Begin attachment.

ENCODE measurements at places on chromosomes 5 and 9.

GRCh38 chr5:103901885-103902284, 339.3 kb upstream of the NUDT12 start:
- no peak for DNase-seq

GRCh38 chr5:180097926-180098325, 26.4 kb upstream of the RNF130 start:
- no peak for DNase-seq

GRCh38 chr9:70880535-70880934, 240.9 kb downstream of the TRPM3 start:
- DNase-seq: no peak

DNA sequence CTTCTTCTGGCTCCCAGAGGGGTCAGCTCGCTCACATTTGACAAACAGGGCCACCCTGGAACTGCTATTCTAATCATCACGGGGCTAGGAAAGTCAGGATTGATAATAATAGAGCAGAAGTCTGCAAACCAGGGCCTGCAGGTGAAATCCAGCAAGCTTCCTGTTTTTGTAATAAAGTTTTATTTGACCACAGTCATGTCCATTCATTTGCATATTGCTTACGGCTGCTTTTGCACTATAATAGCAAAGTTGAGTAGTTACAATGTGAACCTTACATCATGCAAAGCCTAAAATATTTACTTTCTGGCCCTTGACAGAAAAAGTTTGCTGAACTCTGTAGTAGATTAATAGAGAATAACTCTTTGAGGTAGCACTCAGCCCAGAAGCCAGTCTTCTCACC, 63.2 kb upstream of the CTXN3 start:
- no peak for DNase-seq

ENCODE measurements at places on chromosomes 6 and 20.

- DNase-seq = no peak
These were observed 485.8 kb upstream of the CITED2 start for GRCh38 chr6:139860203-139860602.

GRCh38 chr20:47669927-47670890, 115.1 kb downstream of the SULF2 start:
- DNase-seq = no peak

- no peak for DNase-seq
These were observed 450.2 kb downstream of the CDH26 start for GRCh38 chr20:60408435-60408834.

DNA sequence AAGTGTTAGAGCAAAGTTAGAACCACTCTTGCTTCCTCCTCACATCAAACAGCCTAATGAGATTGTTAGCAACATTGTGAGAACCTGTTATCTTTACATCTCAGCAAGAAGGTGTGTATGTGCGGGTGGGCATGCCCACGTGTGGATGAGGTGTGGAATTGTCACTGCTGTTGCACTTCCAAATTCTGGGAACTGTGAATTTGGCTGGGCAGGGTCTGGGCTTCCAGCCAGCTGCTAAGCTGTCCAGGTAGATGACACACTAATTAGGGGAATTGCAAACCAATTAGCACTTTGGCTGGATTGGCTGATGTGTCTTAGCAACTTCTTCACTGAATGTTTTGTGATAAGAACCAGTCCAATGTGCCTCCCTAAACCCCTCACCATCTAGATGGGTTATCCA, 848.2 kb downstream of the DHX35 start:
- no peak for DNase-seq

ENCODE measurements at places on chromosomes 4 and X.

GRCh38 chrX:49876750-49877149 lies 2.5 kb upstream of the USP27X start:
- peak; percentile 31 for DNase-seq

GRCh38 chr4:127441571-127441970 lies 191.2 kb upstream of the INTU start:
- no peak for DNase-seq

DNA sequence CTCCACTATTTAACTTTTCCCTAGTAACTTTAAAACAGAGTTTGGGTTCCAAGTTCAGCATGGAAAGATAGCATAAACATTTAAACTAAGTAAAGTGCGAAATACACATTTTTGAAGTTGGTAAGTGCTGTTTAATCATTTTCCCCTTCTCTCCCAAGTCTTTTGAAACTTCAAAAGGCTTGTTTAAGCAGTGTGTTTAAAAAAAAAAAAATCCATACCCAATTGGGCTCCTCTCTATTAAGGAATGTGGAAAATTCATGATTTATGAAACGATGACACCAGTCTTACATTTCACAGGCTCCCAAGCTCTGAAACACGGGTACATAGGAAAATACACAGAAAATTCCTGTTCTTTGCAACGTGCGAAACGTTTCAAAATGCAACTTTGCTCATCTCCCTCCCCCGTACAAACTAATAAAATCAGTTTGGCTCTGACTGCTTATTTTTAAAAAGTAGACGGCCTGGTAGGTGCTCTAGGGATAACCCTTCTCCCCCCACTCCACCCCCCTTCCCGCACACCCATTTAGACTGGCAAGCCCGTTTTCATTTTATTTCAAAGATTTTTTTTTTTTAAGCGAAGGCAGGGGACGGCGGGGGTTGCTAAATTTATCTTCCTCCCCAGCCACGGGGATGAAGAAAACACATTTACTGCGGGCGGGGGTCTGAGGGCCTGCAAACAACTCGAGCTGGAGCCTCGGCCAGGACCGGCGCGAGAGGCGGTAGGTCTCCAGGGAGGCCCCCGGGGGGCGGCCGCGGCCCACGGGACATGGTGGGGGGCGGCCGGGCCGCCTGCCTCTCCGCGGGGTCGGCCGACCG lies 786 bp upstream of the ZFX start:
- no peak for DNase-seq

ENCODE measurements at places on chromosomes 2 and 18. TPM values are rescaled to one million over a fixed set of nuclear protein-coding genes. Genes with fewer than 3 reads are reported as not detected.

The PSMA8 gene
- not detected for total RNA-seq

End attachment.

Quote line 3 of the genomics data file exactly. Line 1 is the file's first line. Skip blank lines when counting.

- no peak for DNase-seq